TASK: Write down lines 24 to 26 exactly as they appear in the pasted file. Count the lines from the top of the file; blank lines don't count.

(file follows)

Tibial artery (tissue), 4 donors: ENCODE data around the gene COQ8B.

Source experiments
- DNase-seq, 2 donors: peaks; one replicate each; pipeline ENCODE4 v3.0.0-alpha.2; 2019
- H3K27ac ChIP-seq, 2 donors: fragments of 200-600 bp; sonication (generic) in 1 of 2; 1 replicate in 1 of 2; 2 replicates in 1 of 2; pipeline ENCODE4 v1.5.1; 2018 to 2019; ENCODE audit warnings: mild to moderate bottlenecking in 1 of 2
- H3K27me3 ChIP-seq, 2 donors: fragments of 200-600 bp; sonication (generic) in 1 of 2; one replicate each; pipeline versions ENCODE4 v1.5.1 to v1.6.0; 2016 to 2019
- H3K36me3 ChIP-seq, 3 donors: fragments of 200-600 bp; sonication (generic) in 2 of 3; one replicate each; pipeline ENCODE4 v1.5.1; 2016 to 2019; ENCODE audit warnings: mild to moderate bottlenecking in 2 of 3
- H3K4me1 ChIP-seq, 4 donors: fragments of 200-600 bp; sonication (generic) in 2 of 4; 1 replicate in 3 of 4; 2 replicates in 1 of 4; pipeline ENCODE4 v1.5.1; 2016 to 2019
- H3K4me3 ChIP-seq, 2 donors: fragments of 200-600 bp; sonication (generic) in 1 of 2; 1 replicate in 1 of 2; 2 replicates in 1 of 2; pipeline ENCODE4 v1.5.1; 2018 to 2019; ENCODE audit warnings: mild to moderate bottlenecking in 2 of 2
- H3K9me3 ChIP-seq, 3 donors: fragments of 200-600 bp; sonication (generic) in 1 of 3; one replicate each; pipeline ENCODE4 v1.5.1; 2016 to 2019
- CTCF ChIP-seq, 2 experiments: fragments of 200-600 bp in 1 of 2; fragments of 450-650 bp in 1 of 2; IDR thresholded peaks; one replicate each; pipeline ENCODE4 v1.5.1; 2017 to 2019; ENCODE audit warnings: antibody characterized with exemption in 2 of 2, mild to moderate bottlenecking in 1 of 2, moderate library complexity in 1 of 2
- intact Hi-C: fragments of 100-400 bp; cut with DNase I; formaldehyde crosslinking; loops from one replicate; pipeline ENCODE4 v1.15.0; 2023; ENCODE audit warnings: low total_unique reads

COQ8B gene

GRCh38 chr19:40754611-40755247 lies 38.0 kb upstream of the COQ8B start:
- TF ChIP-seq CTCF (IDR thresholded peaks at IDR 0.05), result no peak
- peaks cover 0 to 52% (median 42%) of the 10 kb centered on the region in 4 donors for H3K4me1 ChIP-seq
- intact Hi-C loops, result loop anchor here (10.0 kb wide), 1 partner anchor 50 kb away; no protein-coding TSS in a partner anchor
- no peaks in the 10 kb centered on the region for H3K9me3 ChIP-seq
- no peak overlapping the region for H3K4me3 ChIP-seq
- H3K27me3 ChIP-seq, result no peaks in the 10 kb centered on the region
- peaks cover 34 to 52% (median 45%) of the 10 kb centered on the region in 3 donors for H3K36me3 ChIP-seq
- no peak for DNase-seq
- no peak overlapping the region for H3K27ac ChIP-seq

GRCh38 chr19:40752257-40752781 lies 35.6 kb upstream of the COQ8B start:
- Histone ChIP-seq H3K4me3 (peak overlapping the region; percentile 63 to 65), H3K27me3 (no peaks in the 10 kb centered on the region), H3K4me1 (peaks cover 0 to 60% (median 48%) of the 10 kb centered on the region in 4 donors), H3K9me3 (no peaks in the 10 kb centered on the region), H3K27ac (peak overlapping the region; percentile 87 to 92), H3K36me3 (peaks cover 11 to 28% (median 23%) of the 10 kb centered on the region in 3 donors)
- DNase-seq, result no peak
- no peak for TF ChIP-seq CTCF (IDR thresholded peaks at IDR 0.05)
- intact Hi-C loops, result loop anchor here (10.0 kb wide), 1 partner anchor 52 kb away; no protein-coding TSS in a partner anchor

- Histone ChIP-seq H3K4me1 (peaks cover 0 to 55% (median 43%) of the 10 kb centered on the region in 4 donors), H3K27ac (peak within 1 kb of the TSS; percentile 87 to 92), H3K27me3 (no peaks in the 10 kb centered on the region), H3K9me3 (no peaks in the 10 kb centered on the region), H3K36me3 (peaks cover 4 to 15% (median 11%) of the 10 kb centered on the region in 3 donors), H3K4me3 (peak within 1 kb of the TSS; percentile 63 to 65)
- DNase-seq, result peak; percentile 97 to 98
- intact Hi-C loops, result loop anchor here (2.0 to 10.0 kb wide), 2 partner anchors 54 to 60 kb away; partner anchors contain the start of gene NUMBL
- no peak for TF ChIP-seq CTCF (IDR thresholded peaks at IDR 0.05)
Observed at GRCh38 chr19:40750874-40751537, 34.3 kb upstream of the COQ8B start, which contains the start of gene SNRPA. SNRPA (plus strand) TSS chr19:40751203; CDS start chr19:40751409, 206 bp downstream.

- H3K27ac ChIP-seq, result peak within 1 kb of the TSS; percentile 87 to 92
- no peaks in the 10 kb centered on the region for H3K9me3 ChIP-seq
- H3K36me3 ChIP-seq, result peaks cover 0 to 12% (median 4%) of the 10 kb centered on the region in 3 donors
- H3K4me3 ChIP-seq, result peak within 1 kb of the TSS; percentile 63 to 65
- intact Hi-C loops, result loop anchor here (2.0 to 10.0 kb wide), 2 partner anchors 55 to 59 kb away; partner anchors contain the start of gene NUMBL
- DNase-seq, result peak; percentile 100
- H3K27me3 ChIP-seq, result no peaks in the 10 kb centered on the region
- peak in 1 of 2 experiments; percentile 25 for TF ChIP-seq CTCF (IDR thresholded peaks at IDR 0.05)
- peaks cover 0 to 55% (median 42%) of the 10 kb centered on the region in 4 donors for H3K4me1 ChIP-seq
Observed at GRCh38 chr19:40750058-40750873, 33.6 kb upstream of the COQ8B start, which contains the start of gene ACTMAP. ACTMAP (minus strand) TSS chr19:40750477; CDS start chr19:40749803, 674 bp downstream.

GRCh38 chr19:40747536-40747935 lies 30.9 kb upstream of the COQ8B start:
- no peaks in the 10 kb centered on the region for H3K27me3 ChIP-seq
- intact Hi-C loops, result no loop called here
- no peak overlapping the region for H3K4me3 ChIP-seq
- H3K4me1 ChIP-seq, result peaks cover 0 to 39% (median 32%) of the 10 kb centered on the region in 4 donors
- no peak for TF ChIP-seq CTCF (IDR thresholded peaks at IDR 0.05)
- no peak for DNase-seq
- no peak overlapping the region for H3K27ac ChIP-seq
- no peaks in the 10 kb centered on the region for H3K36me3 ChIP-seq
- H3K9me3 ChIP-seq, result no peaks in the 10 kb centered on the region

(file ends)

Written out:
- Histone ChIP-seq H3K4me3 (peak overlapping the region; percentile 63 to 65), H3K27me3 (no peaks in the 10 kb centered on the region), H3K4me1 (peaks cover 0 to 60% (median 48%) of the 10 kb centered on the region in 4 donors), H3K9me3 (no peaks in the 10 kb centered on the region), H3K27ac (peak overlapping the region; percentile 87 to 92), H3K36me3 (peaks cover 11 to 28% (median 23%) of the 10 kb centered on the region in 3 donors)
- DNase-seq, result no peak
- no peak for TF ChIP-seq CTCF (IDR thresholded peaks at IDR 0.05)